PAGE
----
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iPhoto for new iPad review

iPhoto for Apple’s iPad was one of the first apps to be shown off taking advantage of the better than HD display on the new iPad. After spending some time with the £2.99 application on the iPad HD, we’ve loaded it with 18-megapixel images, made journals and edited pictures in a bid to share our experiences with you and wrap our iPhoto journey up with a conclusive opinion.

Apple also updated iMovie, check out our review here.

You have a Canon 60D for example, 18-megapixel sensor and you want to edit photos on the go. You’ve also just bagged yourself a brand new iPad. After the thousand plus pounds you’ve just shelled out, it makes no sense not to buy iPhoto. The app is £2.99 and when coupled with the Apple iPad Camera Connector kid, turns pretty much any sub 20-megapixel SLR and new iPad into a basic portable photo studio.

Turn on the application and you’re presented with four tabs: Albums, Photos, Events and Journal. Albums shows you iPad organised albums, such as Edited, Flagged, Camera Roll, Last Import and All Imported. It’s effectively a fancy file explorer / folder view. Photos displays all your photos, events illustrates all your camera uploads and journals shows off your own self-created collections of images.

The first three options, Albums, Photos and Events allow you to dip into photos and edit them.

Editing options in the bottom left of the screen include cropping and straightening with intuitive touch controls. Brightness and levels are also tweakeable, though these don’t go by names but symbols and sliders instead. In addition there’s saturation, colour levels and white balance. If any of these don’t make sense to you, Apple have simplified everything so these are all adjustable by dragging a shaped slider.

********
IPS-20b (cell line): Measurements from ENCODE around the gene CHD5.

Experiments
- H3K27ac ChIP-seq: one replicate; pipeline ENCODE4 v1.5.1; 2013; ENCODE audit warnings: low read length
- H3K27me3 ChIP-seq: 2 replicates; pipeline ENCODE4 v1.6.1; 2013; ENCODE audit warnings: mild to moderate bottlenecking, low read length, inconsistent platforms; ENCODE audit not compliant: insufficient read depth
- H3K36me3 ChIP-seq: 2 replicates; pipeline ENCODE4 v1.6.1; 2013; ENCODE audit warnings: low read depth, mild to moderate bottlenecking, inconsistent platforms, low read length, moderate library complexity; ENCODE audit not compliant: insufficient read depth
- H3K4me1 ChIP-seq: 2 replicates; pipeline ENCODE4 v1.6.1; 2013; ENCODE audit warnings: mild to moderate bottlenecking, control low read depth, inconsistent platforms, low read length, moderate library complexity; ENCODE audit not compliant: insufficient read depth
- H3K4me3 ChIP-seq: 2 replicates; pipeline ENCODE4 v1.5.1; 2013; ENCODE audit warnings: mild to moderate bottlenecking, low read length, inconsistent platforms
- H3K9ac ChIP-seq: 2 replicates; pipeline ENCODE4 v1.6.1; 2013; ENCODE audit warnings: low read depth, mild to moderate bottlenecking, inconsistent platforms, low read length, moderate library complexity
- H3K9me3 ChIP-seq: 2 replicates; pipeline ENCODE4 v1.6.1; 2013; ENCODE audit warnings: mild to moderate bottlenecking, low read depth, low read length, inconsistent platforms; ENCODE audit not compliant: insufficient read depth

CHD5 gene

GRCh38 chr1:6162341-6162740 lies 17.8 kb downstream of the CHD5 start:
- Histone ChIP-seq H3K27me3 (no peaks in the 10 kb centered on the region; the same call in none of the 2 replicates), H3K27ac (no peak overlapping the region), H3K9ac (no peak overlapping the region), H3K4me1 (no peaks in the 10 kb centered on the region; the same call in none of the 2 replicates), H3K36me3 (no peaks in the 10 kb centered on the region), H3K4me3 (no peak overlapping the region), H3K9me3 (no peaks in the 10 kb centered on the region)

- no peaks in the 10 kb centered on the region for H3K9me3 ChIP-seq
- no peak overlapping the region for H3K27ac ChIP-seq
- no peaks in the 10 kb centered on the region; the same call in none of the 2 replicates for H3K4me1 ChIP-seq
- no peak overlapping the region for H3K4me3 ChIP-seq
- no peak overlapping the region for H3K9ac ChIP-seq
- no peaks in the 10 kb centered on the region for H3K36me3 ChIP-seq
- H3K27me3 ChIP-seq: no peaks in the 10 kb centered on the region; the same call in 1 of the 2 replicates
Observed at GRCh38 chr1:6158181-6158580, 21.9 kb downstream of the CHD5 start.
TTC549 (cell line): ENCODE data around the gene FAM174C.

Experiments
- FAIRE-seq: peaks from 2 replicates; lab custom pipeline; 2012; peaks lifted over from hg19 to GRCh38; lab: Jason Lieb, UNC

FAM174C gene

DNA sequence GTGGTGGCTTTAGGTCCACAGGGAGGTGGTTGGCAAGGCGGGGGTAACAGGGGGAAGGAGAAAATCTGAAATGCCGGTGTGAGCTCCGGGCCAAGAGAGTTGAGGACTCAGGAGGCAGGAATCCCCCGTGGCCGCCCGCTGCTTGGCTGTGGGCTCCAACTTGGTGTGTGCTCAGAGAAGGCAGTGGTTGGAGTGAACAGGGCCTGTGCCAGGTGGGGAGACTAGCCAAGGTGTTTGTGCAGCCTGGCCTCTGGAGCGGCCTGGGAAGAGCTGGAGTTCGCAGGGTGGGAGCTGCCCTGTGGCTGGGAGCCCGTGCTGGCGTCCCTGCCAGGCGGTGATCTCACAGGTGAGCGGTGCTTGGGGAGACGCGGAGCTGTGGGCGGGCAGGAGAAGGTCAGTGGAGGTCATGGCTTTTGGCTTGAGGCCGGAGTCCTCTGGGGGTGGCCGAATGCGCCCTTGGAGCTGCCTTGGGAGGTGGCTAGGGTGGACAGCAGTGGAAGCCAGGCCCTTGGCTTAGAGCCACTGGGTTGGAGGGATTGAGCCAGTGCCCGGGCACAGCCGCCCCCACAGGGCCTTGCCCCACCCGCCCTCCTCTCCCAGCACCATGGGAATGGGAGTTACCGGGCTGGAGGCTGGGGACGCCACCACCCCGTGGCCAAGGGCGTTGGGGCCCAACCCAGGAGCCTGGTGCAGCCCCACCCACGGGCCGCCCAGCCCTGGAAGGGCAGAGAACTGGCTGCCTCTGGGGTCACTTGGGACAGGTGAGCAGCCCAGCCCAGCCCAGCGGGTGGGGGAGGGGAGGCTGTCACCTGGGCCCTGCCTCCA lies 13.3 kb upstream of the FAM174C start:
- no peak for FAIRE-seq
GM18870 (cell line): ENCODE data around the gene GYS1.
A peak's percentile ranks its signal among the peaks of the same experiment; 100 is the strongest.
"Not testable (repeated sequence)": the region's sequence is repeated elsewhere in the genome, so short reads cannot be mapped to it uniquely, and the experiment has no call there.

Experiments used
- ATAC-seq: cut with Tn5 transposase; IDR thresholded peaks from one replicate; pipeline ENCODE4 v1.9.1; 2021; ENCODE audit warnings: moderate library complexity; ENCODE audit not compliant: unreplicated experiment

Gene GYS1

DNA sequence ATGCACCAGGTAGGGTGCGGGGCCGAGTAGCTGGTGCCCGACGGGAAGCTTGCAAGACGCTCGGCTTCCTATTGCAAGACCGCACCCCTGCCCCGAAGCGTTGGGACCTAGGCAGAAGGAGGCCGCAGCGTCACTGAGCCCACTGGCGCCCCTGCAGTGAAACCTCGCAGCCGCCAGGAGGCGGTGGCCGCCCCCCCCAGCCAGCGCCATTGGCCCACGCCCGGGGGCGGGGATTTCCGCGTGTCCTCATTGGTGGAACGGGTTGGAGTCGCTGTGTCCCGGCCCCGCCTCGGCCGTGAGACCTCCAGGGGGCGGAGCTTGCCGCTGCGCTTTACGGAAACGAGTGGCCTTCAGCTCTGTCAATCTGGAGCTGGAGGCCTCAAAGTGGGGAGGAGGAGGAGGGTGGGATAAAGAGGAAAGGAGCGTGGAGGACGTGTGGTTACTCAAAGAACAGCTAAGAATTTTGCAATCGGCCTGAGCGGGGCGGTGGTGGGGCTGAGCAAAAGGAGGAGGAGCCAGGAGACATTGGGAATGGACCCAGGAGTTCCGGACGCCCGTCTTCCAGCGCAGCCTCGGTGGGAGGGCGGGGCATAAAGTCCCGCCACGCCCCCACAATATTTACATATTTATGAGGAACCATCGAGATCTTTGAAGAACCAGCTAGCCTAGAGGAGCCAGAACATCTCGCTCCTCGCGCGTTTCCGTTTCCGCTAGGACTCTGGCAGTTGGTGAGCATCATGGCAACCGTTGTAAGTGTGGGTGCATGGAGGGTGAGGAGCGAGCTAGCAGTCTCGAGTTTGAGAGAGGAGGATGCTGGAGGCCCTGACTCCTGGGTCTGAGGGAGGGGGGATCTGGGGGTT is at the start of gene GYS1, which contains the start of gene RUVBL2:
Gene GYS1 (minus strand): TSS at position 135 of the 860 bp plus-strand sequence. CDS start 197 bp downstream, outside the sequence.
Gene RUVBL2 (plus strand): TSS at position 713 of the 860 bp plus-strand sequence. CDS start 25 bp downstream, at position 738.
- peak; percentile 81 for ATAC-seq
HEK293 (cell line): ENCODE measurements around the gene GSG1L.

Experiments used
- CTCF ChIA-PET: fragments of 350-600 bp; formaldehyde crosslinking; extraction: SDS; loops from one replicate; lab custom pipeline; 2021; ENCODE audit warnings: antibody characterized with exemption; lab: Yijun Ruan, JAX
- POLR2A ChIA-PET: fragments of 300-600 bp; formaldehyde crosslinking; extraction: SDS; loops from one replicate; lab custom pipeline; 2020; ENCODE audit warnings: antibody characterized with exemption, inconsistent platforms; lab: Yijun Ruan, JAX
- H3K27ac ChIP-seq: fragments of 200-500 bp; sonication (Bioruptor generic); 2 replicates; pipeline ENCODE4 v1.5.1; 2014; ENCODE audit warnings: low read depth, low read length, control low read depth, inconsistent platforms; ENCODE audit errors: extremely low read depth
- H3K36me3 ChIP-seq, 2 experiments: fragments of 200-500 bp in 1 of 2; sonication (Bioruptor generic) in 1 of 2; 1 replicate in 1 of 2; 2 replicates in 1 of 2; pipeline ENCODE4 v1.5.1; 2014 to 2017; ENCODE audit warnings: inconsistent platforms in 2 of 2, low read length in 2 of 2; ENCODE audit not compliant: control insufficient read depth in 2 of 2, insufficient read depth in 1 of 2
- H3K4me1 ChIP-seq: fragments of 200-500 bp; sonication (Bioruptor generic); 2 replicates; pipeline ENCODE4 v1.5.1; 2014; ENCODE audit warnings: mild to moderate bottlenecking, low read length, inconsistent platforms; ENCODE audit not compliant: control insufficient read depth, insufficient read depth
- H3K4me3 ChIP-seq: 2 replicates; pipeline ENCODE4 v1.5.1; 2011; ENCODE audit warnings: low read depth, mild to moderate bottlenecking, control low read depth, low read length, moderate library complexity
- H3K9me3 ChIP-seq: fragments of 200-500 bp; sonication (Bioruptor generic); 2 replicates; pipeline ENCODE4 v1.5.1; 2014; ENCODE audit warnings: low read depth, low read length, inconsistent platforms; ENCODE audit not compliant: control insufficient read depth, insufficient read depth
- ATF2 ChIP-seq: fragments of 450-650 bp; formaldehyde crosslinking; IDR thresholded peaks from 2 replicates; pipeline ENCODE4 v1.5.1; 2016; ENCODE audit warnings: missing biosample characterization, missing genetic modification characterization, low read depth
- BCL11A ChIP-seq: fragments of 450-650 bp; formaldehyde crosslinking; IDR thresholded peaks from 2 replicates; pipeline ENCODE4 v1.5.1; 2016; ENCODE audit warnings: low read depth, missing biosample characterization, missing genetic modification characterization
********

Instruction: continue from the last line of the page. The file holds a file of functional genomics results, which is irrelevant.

Why a shaped slider? The shape denotes what colour you are affecting so, for example if you drag the cloud, you’re affecting blue and sky. If however you drag the leaf, you affect the green areas. White balance is also tweakable and you can even even set white balance against a person’s skin-tone. There are effects you can paint on as well which subtly transform specific areas of the image turning your finger into a brush.

Finally, there are a host of pre-set effects: Warm and Cool, Duotone, Black and White, Aura (de-saturated accents), Vintage and Artistic. Artistic is probably the most varied with a watercolour type effect, tilt-and-shift and a host of others.  These aren’t easy to identify as you can see in the imate above however so we often found ourselves trialing and erroring even after a couple of hours into the app.

If all that sounds like too much of a faff, you can always just auto-enhance your image with a single click.

Photos can be shared to the Journal, Camera Roll, iTunes, Email, Beam, Print, Twitter, Flickr, Facebook and Slideshow. Journal is the only other point really worth dwelling on. You can send your images to a new journal, choose the styling, select a journal title and as if by magic, all you’re images are collaged in an attractive way.

In the Journal section of iPhoto, you can easily add elements such as text, quotes, map and weather information to the journal and re-orient the grid layout to meet your needs as illustrated above.

In terms of performance, we did find the app quick and intuitive 95% of the time, but when tweaking white balance and selecting multipe images noticed considerable slowdown after about two hours of use. This all despite the images being worked on generally being under 12-megapixels. While a hard reset fixed this and we were advised by Apple to re-install the application, we still felt this worth mentioning. We will update this if we notice any improvements in the coming days.

iPhoto is clearly a great value for money application. Not as comprehensive as the more expensive Adobe Photoshop touch, it is however much more user-friendly so will be the obvious choice for most. Occasional slowdown aside therefore, with just two bouts creeping up in our 8+ hours with the app, iPhoto is arguably the best £2.99 any new iPad user could spend.


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